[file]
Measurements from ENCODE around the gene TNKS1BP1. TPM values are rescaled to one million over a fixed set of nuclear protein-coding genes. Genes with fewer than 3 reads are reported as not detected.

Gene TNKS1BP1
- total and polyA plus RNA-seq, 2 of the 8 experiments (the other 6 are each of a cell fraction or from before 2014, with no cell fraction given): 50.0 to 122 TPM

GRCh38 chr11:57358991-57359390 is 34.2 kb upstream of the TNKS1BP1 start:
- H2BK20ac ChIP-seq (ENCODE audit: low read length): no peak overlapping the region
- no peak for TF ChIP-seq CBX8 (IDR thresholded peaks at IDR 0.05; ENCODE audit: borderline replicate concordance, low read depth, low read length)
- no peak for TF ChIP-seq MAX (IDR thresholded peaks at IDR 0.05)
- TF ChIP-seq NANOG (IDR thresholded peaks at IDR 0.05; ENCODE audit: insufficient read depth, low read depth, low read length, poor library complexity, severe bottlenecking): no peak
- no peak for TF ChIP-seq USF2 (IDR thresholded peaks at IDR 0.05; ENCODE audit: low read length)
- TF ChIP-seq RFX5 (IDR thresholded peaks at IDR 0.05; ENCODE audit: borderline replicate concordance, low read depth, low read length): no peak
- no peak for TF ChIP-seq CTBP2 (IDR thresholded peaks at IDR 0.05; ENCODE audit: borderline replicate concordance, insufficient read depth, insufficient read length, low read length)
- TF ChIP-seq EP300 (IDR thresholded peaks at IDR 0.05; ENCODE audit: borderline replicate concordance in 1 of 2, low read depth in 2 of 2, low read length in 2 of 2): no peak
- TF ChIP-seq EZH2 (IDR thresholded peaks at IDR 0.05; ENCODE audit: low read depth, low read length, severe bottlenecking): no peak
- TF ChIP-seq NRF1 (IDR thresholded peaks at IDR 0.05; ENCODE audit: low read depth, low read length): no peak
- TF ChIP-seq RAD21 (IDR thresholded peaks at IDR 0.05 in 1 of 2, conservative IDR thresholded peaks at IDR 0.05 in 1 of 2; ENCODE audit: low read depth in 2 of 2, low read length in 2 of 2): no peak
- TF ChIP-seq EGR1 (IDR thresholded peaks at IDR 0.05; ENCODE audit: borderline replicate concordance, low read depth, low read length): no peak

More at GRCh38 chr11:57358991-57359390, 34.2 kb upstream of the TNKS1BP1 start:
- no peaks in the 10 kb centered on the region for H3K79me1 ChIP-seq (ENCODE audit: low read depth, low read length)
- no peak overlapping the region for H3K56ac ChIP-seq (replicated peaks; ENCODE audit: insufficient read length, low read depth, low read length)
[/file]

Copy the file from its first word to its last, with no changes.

Measurements from ENCODE around the gene TNKS1BP1. TPM values are rescaled to one million over a fixed set of nuclear protein-coding genes. Genes with fewer than 3 reads are reported as not detected.

Gene TNKS1BP1
- total and polyA plus RNA-seq, 2 of the 8 experiments (the other 6 are each of a cell fraction or from before 2014, with no cell fraction given): 50.0 to 122 TPM

GRCh38 chr11:57358991-57359390 is 34.2 kb upstream of the TNKS1BP1 start:
- H2BK20ac ChIP-seq (ENCODE audit: low read length): no peak overlapping the region
- no peak for TF ChIP-seq CBX8 (IDR thresholded peaks at IDR 0.05; ENCODE audit: borderline replicate concordance, low read depth, low read length)
- no peak for TF ChIP-seq MAX (IDR thresholded peaks at IDR 0.05)
- TF ChIP-seq NANOG (IDR thresholded peaks at IDR 0.05; ENCODE audit: insufficient read depth, low read depth, low read length, poor library complexity, severe bottlenecking): no peak
- no peak for TF ChIP-seq USF2 (IDR thresholded peaks at IDR 0.05; ENCODE audit: low read length)
- TF ChIP-seq RFX5 (IDR thresholded peaks at IDR 0.05; ENCODE audit: borderline replicate concordance, low read depth, low read length): no peak
- no peak for TF ChIP-seq CTBP2 (IDR thresholded peaks at IDR 0.05; ENCODE audit: borderline replicate concordance, insufficient read depth, insufficient read length, low read length)
- TF ChIP-seq EP300 (IDR thresholded peaks at IDR 0.05; ENCODE audit: borderline replicate concordance in 1 of 2, low read depth in 2 of 2, low read length in 2 of 2): no peak
- TF ChIP-seq EZH2 (IDR thresholded peaks at IDR 0.05; ENCODE audit: low read depth, low read length, severe bottlenecking): no peak
- TF ChIP-seq NRF1 (IDR thresholded peaks at IDR 0.05; ENCODE audit: low read depth, low read length): no peak
- TF ChIP-seq RAD21 (IDR thresholded peaks at IDR 0.05 in 1 of 2, conservative IDR thresholded peaks at IDR 0.05 in 1 of 2; ENCODE audit: low read depth in 2 of 2, low read length in 2 of 2): no peak
- TF ChIP-seq EGR1 (IDR thresholded peaks at IDR 0.05; ENCODE audit: borderline replicate concordance, low read depth, low read length): no peak

More at GRCh38 chr11:57358991-57359390, 34.2 kb upstream of the TNKS1BP1 start:
- no peaks in the 10 kb centered on the region for H3K79me1 ChIP-seq (ENCODE audit: low read depth, low read length)
- no peak overlapping the region for H3K56ac ChIP-seq (replicated peaks; ENCODE audit: insufficient read length, low read depth, low read length)